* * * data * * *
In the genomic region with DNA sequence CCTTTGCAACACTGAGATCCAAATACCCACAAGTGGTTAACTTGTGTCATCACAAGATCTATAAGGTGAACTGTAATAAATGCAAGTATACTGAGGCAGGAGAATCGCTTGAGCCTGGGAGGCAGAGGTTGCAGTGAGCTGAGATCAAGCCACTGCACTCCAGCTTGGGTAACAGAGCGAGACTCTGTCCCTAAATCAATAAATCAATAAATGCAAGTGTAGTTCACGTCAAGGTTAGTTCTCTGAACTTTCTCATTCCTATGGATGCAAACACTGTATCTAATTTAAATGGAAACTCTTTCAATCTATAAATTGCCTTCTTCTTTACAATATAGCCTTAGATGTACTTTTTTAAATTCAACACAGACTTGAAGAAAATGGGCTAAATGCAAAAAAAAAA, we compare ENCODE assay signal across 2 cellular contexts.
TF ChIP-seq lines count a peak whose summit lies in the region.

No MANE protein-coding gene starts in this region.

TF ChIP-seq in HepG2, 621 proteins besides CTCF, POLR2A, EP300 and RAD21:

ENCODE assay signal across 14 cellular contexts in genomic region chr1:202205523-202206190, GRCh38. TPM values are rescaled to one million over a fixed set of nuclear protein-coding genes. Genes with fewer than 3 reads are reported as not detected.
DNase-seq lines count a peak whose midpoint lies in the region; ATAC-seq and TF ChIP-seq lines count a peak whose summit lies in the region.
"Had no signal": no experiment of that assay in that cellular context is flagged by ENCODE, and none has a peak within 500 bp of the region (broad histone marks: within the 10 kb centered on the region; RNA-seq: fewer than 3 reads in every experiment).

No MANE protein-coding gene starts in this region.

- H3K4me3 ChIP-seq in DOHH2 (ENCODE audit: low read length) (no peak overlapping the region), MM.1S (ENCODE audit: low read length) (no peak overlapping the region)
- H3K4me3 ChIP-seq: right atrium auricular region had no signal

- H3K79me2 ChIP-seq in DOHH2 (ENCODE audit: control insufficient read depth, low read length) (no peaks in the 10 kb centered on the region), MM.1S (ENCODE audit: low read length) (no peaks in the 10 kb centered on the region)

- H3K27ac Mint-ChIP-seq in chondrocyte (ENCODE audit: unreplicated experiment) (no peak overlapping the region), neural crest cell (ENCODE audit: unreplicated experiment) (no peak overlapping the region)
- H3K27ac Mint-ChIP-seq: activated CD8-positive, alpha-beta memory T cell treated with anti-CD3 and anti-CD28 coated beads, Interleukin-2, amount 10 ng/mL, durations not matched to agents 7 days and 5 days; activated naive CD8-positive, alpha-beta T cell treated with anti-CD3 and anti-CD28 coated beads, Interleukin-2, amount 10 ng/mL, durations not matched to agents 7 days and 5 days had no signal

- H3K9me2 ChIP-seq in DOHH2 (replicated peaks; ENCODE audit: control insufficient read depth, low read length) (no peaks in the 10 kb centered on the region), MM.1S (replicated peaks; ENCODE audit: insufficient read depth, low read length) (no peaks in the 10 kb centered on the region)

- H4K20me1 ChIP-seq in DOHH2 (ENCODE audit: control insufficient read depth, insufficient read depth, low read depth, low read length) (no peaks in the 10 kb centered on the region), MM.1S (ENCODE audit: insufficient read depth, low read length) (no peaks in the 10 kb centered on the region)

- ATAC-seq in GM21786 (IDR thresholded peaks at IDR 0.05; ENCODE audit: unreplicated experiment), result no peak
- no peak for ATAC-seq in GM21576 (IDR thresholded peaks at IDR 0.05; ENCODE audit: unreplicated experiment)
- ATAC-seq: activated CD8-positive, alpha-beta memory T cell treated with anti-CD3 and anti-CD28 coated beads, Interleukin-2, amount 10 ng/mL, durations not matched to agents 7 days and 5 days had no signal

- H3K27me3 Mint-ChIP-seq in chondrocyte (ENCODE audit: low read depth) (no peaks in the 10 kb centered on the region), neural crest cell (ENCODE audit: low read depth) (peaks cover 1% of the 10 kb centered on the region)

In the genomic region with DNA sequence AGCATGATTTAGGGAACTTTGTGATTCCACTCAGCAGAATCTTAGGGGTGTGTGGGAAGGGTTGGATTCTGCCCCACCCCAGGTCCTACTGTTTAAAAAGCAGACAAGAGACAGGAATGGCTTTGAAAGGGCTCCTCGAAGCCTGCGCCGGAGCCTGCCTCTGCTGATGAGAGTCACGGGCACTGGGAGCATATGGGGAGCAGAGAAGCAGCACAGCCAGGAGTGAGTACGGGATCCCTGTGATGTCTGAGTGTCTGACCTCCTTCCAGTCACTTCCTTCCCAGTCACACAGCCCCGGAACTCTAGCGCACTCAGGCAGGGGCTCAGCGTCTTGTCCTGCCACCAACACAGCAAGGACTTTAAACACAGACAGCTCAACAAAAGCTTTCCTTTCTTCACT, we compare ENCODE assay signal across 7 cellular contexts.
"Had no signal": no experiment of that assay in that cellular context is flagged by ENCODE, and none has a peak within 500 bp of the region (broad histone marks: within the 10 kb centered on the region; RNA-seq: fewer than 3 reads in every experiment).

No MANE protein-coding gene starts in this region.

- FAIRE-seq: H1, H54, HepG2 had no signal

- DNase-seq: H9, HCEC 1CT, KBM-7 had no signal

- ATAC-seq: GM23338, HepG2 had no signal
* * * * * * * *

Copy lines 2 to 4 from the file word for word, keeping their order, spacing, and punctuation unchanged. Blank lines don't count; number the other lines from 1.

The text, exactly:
TF ChIP-seq lines count a peak whose summit lies in the region.

No MANE protein-coding gene starts in this region.

TF ChIP-seq in HepG2, 621 proteins besides CTCF, POLR2A, EP300 and RAD21: